The militant Somali group al-Shabab has claimed responsibility for a suicide bombing Saturday that killed at least 15 people in western Somalia, near the border with Ethiopia.
An al-Shabab statement said the attack targeted a cafe in the city of Beledweyne where soldiers gathered, and said the dead included Ethiopian and Djibouti troops as well as Somali soldiers.
Somali Prime Minister Abid Farah Shirdon said the attack occurred near a government administrative facility, and that local intellectuals and civic groups had met nearby for the past week to debate the future of the targeted Hiiraan district. He did not provide an exact death toll, which militants placed at 25.
Beledweyne official Bashir Hussein Dhoor told VOA's Somali service that at least seven civilians were among the dead.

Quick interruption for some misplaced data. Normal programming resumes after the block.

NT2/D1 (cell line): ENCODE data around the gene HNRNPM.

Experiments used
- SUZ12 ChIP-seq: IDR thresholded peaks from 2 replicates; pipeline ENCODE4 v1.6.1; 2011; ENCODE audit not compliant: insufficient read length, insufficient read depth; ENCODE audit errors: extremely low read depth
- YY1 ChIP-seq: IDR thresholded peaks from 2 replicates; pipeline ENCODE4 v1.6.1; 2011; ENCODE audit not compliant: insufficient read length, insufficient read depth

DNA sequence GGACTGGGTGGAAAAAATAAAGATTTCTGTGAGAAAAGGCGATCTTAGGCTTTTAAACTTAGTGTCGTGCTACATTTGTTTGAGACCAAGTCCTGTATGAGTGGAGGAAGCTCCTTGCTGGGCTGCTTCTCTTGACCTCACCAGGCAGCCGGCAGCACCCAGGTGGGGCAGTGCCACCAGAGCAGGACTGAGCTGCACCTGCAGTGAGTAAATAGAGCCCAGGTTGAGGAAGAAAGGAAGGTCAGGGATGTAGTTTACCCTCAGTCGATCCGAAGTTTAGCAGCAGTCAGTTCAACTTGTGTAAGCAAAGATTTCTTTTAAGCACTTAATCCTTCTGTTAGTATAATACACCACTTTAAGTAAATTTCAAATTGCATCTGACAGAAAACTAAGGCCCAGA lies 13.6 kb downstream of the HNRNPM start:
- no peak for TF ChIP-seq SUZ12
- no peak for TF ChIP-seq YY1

The attack came four weeks after a sweeping Shabab attack on a shopping mall in the Kenyan capital, which killed nearly 70 people and brought international attention and widespread condemnation to the militant group.
Al-Shabab rose to regional prominence as a nationalist movement fighting the 2006 U.S.-backed Ethiopian invasion of Somalia. The group eventually controlled large parts of the country, until driven into the countryside by the African-Union-led peacekeeping force AMISOM in 2011 and 2012.
Earlier this month, the United Nations said more military force was needed to push the militants from their remaining rural strongholds.